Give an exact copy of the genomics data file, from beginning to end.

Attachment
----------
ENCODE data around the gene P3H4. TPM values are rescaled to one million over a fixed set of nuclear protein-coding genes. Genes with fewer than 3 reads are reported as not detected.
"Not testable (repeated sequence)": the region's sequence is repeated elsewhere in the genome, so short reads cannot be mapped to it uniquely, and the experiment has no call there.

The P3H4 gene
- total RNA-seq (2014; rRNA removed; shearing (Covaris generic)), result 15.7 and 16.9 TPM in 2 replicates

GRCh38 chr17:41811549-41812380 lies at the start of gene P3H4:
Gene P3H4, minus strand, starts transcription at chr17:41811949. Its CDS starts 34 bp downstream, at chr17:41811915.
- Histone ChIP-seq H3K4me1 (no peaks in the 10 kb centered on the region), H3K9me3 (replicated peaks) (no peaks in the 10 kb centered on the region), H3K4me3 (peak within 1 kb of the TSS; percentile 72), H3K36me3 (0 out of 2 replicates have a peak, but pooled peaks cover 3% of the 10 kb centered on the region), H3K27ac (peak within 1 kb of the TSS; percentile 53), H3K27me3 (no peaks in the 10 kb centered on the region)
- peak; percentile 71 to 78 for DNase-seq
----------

ENCODE data around the gene P3H4. TPM values are rescaled to one million over a fixed set of nuclear protein-coding genes. Genes with fewer than 3 reads are reported as not detected.
"Not testable (repeated sequence)": the region's sequence is repeated elsewhere in the genome, so short reads cannot be mapped to it uniquely, and the experiment has no call there.

The P3H4 gene
- total RNA-seq (2014; rRNA removed; shearing (Covaris generic)), result 15.7 and 16.9 TPM in 2 replicates

GRCh38 chr17:41811549-41812380 lies at the start of gene P3H4:
Gene P3H4, minus strand, starts transcription at chr17:41811949. Its CDS starts 34 bp downstream, at chr17:41811915.
- Histone ChIP-seq H3K4me1 (no peaks in the 10 kb centered on the region), H3K9me3 (replicated peaks) (no peaks in the 10 kb centered on the region), H3K4me3 (peak within 1 kb of the TSS; percentile 72), H3K36me3 (0 out of 2 replicates have a peak, but pooled peaks cover 3% of the 10 kb centered on the region), H3K27ac (peak within 1 kb of the TSS; percentile 53), H3K27me3 (no peaks in the 10 kb centered on the region)
- peak; percentile 71 to 78 for DNase-seq